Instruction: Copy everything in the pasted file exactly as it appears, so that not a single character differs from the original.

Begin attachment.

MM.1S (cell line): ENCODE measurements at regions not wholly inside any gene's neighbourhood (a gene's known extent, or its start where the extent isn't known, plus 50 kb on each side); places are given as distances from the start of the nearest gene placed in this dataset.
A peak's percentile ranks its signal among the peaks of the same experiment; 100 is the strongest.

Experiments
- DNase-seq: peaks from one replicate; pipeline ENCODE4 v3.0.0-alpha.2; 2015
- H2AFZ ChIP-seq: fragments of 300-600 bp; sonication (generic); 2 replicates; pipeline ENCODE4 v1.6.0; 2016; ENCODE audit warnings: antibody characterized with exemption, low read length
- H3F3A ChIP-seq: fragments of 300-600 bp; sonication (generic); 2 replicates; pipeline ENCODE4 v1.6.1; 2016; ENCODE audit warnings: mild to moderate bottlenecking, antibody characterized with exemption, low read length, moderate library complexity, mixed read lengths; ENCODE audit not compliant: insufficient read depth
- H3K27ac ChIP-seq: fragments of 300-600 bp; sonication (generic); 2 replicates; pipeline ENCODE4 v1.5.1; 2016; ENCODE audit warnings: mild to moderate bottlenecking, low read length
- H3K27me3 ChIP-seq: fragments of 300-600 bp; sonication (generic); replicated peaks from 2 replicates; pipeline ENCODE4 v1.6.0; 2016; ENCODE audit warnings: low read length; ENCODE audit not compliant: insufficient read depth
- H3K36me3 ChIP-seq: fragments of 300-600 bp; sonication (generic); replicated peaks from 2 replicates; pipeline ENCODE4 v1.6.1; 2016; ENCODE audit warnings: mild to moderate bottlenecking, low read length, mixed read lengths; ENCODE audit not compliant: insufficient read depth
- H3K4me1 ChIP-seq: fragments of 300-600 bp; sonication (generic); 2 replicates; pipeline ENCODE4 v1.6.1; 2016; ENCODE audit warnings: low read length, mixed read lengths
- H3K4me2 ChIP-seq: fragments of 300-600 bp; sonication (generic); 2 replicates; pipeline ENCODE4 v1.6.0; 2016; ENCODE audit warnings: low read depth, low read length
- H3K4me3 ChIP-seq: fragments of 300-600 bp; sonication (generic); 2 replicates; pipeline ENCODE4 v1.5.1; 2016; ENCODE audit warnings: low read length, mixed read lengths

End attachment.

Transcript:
MM.1S (cell line): ENCODE measurements at regions not wholly inside any gene's neighbourhood (a gene's known extent, or its start where the extent isn't known, plus 50 kb on each side); places are given as distances from the start of the nearest gene placed in this dataset.
A peak's percentile ranks its signal among the peaks of the same experiment; 100 is the strongest.

Experiments
- DNase-seq: peaks from one replicate; pipeline ENCODE4 v3.0.0-alpha.2; 2015
- H2AFZ ChIP-seq: fragments of 300-600 bp; sonication (generic); 2 replicates; pipeline ENCODE4 v1.6.0; 2016; ENCODE audit warnings: antibody characterized with exemption, low read length
- H3F3A ChIP-seq: fragments of 300-600 bp; sonication (generic); 2 replicates; pipeline ENCODE4 v1.6.1; 2016; ENCODE audit warnings: mild to moderate bottlenecking, antibody characterized with exemption, low read length, moderate library complexity, mixed read lengths; ENCODE audit not compliant: insufficient read depth
- H3K27ac ChIP-seq: fragments of 300-600 bp; sonication (generic); 2 replicates; pipeline ENCODE4 v1.5.1; 2016; ENCODE audit warnings: mild to moderate bottlenecking, low read length
- H3K27me3 ChIP-seq: fragments of 300-600 bp; sonication (generic); replicated peaks from 2 replicates; pipeline ENCODE4 v1.6.0; 2016; ENCODE audit warnings: low read length; ENCODE audit not compliant: insufficient read depth
- H3K36me3 ChIP-seq: fragments of 300-600 bp; sonication (generic); replicated peaks from 2 replicates; pipeline ENCODE4 v1.6.1; 2016; ENCODE audit warnings: mild to moderate bottlenecking, low read length, mixed read lengths; ENCODE audit not compliant: insufficient read depth
- H3K4me1 ChIP-seq: fragments of 300-600 bp; sonication (generic); 2 replicates; pipeline ENCODE4 v1.6.1; 2016; ENCODE audit warnings: low read length, mixed read lengths
- H3K4me2 ChIP-seq: fragments of 300-600 bp; sonication (generic); 2 replicates; pipeline ENCODE4 v1.6.0; 2016; ENCODE audit warnings: low read depth, low read length
- H3K4me3 ChIP-seq: fragments of 300-600 bp; sonication (generic); 2 replicates; pipeline ENCODE4 v1.5.1; 2016; ENCODE audit warnings: low read length, mixed read lengths